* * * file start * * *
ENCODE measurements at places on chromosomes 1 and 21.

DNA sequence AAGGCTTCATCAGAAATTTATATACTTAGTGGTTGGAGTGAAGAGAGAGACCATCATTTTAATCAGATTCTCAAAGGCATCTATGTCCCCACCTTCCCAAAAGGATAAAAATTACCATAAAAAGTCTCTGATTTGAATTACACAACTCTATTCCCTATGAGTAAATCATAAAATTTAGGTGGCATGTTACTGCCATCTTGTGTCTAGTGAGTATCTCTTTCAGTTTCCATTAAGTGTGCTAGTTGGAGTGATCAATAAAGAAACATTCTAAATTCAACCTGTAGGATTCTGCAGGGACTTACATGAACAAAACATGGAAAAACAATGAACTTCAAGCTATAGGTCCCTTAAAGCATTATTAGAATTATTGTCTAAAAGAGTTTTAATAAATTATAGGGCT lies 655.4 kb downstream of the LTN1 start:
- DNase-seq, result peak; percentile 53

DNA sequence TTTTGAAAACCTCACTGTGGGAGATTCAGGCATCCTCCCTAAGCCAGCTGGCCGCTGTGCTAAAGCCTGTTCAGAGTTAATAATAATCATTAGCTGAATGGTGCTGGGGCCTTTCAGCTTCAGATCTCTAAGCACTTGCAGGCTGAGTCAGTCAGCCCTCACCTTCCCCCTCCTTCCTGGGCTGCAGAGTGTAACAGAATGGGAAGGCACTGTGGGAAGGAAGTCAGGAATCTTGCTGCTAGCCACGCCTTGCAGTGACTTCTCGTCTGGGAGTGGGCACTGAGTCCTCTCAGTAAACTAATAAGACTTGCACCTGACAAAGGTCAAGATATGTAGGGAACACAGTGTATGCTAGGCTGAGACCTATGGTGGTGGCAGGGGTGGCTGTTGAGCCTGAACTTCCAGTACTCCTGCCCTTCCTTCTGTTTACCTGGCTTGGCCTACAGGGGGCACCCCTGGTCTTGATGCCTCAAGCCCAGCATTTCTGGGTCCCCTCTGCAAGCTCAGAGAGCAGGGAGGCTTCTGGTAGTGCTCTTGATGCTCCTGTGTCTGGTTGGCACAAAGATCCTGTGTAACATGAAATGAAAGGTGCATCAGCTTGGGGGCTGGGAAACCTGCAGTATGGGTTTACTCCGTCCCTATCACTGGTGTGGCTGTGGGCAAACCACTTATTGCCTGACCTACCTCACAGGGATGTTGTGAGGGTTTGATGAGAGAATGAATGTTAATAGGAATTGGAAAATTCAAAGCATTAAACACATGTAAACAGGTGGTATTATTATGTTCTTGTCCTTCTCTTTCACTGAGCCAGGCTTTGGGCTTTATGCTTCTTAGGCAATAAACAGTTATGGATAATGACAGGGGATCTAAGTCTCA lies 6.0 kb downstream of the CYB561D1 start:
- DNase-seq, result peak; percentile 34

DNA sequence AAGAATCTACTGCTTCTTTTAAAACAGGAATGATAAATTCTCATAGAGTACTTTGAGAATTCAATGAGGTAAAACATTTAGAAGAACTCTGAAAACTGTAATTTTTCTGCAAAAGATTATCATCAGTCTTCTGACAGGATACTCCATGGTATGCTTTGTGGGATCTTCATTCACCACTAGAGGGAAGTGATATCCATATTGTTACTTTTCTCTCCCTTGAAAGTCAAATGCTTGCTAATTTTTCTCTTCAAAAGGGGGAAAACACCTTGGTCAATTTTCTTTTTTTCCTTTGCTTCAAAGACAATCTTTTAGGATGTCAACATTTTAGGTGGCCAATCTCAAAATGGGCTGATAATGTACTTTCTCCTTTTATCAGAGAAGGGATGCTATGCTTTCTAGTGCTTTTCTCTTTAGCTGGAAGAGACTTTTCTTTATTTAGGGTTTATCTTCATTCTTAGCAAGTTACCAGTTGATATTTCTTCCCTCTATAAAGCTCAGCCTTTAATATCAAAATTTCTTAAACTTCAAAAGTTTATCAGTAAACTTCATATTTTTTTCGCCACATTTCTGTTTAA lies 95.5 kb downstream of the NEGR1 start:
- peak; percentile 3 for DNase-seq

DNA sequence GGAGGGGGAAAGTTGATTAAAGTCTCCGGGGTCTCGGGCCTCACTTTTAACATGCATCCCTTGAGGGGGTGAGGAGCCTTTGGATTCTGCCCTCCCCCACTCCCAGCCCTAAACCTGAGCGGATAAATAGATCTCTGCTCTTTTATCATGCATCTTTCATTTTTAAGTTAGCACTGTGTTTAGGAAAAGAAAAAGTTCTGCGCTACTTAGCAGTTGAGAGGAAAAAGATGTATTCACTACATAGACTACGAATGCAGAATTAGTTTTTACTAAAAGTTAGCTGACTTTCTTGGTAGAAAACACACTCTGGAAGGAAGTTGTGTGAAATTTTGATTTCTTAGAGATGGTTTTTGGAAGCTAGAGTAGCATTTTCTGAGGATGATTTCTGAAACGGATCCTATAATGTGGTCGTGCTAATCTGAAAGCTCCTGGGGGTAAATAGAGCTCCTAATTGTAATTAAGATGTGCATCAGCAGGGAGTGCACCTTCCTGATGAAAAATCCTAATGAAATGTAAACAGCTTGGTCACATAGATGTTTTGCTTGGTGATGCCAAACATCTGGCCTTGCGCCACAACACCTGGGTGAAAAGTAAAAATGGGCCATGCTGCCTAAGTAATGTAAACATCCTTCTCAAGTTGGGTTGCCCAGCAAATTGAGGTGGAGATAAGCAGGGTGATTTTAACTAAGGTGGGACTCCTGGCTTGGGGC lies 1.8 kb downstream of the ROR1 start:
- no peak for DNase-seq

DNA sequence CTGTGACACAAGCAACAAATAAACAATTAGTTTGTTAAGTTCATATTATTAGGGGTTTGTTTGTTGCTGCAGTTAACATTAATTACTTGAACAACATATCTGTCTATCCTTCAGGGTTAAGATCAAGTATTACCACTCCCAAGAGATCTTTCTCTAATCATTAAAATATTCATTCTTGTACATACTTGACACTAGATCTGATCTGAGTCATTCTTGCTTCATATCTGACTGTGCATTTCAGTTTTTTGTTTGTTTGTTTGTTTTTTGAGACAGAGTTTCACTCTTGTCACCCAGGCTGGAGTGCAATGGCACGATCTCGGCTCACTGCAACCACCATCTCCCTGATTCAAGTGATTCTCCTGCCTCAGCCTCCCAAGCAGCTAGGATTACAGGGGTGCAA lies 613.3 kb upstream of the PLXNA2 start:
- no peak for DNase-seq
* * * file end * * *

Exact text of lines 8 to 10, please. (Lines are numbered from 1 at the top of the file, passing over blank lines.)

DNA sequence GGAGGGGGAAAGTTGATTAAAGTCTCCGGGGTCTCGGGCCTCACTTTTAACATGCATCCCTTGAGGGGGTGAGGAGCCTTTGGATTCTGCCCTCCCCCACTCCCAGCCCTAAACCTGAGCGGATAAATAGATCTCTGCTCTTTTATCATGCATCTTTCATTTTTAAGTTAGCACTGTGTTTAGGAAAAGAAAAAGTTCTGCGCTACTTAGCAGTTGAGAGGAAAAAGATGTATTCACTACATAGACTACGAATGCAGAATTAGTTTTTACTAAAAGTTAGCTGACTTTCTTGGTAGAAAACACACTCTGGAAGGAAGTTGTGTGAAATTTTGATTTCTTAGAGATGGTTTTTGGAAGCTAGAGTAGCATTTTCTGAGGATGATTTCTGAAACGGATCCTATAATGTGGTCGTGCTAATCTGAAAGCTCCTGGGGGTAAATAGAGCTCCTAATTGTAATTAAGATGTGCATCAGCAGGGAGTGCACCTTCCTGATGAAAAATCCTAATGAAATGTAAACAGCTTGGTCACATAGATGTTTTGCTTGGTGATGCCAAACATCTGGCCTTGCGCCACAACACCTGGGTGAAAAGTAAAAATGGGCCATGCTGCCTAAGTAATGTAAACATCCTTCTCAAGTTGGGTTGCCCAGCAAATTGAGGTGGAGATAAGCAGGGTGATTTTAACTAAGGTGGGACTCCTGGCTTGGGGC lies 1.8 kb downstream of the ROR1 start:
- no peak for DNase-seq

DNA sequence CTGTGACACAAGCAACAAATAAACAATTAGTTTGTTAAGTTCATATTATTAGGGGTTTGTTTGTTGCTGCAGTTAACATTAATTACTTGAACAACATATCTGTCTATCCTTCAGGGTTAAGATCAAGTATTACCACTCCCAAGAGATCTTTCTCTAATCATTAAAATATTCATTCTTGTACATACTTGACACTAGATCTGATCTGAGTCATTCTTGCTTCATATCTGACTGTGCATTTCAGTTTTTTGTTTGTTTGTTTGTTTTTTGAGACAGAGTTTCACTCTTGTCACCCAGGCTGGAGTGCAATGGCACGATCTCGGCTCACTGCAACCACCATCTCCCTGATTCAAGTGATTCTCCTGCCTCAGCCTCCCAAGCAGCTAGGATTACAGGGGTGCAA lies 613.3 kb upstream of the PLXNA2 start: